Sunday slant: Is Favre committed?

The Vikings' mission to get Brett Favre back in Minnesota was unprecedented. Favre's 2009 season was a big success, but his extensive comments upon his arrival leave some to wonder about his intentions and commitment. We ponder the extensive words of Favre's press conference and try to make sense of it all.

Brett Favre is back playing for the Vikings, but what will that really mean? How committed is he to the process?

The organization essentially had to beg him to come back. Head coach Brad Childress made at three trips to Mississippi to talk with Favre during the offseason and insisted he wasn't pressuring the quarterback for an answer on his playing status.

But when the day of reckoning came early last week, it wasn't Childress aboard owner Zygi Wilf's plane, it was three of Favre's closest friends on the team – Ryan Longwell, Steve Hutchinson and Jared Allen. From this viewpoint, that was the right move. Childress had been there and essentially done that, yet Favre still wasn't making a commitment more than two weeks into training camp.

Childress said it wasn't his intention to get Favre to come back with him when he visited because training camp and the preseason hadn't started yet, but sending the good cop, bad cop and funny cop produced a positive intervention.

"Obviously everybody felt like it was important enough to get those guys involved," Childress said.

"You play the game for your teammates. Those are the best teams that I've been around. You talk to people who leave this game, the thing they most miss is the camaraderie in the locker room. They don't miss the meetings, they don't miss the grind, they don't miss two-a-days, they don't miss the work. They miss the guys and just the day-to-day goings-on in a football locker room."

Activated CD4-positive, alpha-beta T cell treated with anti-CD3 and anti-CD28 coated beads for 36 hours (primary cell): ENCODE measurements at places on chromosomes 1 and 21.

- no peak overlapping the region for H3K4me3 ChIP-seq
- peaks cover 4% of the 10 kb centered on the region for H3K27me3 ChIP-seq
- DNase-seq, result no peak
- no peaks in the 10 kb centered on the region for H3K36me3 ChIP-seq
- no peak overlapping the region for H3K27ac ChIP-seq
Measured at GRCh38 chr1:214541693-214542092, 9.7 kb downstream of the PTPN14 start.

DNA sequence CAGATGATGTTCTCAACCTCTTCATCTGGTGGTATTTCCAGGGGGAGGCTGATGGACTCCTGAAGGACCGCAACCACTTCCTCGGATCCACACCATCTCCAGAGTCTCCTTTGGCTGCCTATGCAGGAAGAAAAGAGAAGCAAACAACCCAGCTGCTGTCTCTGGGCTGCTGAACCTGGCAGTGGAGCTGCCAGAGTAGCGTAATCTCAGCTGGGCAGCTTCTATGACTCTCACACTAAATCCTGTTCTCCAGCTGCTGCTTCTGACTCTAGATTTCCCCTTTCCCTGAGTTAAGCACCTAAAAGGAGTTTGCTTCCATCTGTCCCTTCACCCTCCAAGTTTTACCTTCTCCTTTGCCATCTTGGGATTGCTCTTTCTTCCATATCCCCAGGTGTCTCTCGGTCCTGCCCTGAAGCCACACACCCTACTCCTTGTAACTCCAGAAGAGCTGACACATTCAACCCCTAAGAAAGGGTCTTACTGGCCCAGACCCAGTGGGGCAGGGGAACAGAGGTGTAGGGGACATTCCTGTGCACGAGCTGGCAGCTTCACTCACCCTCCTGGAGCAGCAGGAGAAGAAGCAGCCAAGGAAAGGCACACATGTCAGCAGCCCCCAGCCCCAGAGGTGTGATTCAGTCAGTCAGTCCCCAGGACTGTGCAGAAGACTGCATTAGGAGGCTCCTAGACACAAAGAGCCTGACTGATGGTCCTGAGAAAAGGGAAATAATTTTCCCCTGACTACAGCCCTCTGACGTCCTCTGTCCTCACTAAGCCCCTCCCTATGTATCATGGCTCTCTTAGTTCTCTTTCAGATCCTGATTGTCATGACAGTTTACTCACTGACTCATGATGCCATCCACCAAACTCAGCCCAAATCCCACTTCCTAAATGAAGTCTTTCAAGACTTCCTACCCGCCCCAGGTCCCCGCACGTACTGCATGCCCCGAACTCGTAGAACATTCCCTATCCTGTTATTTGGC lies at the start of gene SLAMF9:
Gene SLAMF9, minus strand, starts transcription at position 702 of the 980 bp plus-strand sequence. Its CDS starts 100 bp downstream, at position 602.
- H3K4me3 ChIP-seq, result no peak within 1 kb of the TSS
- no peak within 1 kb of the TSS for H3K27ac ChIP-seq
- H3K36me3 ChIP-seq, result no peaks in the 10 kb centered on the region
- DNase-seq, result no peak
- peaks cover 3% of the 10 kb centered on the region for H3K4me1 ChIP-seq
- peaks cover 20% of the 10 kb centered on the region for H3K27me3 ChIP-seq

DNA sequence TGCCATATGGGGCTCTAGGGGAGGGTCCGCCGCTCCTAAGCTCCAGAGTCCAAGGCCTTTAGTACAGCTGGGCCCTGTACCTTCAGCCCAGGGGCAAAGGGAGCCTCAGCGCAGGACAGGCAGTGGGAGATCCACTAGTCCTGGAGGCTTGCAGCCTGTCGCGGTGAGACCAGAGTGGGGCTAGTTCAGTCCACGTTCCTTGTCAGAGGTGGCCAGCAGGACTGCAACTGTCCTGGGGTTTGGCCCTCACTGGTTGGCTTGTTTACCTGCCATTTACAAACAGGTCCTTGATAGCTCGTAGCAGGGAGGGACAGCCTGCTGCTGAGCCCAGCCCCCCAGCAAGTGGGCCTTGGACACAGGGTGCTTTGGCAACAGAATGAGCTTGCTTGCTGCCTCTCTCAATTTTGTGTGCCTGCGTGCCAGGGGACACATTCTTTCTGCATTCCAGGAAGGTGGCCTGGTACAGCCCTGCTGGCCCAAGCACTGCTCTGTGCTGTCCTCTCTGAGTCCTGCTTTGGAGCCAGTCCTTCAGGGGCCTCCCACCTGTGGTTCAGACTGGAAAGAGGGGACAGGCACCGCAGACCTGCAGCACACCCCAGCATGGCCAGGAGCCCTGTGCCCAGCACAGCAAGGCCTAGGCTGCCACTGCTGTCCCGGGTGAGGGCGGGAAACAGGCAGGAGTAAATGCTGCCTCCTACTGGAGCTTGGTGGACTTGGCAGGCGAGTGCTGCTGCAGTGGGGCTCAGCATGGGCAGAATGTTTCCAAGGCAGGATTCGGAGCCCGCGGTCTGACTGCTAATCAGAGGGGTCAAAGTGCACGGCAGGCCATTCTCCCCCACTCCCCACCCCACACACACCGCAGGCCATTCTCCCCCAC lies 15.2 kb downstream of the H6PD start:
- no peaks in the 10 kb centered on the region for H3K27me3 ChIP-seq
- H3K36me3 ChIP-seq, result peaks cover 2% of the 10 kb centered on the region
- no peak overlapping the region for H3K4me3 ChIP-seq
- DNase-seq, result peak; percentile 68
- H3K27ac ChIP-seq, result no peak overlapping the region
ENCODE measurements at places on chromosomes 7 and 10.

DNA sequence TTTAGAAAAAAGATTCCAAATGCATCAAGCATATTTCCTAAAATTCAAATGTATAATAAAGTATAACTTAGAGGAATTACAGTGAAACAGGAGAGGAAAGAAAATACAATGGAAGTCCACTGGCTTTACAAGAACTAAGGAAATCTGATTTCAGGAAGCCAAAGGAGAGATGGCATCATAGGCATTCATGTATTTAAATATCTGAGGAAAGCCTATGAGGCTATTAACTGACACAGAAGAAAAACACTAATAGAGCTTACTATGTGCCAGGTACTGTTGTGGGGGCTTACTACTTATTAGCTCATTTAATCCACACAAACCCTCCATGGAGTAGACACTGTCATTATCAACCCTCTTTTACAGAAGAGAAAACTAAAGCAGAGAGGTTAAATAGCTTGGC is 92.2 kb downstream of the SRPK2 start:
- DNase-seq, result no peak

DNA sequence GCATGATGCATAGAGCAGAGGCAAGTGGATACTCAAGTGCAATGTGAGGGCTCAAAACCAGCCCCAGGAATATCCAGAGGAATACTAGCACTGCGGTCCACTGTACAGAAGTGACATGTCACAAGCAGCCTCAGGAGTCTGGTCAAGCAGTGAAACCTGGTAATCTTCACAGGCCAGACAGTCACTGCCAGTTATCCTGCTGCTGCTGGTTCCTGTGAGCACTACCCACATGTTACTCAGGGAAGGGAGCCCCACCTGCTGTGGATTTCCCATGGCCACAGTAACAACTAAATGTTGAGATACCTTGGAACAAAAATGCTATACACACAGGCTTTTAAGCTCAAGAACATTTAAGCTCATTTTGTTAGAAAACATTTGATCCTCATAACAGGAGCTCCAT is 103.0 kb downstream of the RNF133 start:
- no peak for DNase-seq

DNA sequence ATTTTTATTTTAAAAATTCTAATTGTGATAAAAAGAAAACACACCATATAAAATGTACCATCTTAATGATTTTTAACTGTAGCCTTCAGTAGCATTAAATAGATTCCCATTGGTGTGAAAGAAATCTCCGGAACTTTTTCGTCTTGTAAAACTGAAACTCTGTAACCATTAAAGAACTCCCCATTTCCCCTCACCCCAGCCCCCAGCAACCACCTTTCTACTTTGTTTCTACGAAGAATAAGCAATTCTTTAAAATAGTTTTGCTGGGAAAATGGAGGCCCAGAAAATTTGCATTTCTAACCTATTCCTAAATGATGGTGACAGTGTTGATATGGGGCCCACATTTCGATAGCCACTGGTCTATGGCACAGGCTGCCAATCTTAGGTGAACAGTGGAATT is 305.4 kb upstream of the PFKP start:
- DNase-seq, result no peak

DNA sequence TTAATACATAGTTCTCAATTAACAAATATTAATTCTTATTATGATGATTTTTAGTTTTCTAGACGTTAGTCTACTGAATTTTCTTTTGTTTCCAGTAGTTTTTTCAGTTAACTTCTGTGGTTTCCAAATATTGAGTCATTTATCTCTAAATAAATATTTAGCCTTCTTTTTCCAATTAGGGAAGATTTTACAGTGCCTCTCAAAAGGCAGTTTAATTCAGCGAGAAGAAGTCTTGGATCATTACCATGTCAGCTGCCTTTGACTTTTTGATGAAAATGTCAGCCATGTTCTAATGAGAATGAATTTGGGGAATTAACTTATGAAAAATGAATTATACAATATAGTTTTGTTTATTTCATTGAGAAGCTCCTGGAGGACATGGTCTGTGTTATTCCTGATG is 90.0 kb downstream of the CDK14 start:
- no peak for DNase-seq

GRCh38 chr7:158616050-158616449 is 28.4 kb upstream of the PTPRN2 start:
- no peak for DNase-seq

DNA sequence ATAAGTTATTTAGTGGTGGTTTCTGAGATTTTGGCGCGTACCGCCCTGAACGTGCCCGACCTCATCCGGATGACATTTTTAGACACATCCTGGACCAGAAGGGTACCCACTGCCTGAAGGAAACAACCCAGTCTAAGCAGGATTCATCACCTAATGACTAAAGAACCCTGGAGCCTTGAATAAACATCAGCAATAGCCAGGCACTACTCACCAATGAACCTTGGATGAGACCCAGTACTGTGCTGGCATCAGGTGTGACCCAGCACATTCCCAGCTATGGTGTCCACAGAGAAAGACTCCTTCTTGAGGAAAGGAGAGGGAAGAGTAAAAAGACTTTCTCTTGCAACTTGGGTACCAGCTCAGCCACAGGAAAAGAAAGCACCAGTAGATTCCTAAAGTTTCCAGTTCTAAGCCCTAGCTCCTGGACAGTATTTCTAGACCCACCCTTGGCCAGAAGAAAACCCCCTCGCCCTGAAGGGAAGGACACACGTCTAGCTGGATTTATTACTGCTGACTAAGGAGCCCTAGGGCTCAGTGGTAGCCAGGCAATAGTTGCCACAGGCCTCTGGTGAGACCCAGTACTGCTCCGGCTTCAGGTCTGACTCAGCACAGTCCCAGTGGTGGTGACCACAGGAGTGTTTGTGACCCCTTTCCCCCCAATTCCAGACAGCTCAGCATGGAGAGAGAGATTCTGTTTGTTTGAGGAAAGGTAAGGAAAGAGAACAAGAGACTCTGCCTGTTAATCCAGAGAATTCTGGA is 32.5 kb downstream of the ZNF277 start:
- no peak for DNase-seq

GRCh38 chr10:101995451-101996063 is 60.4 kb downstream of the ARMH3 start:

But after Favre arrived in Minnesota, he was talking in circles. It wasn't so much a press conference he gave on Wednesday for 34 minutes, it was more a combination of a cleansing of the soul, stream of consciousness, self-reflection, self-doubt and self-congratulations. It was epic Favre: Lower the expectations, raise the doubt and leave open the possibility for "I told you so" scenarios no matter what happens.

If the Vikings win the Super Bowl, Favre told us it was a great team. If they fall flat on their face and the upcoming 41-year-old QB makes it through the season, he told us he wasn't sure if he'd be able to repeat his performance from last year. And if his ironman streak of consecutive games played ends and brings a screeching halt to his career, he also told us how banged up he was and how his ankle still hasn't responded from surgery like he hoped.

The Wiggling Waffler put it all out there on Wednesday, making the trip to Mississippi the biggest high-stakes game of poker the Vikings have played since they threw all their chips in the middle with a terrible bluff on Hershel Walker.

Favre could end up giving the franchise he tortured for 17 years its first Super Bowl victory in the 50-year history of the organization, or it could all fall apart. The concern here isn't with his arm, which is still strong as ever, or even his ankle because he wasn't ever a scrambling man anyway. After listening to his more than 4,000 words last Wednesday, you have to wonder most about his reasons for coming back.

"Those guys were like, 'Hey, if you could do us one favor.' And that's a pretty big favor," Favre said of his trio of visitors last week. "I can't expect anyone in here on the outside who's not affiliated with this group to understand it, agree with it. People are going to break it down and say, 'This is wrong. This is right. This is inspirational.' Whatever. Everyone's going to have their take on it. But I think (my return is) really a tribute to the guys."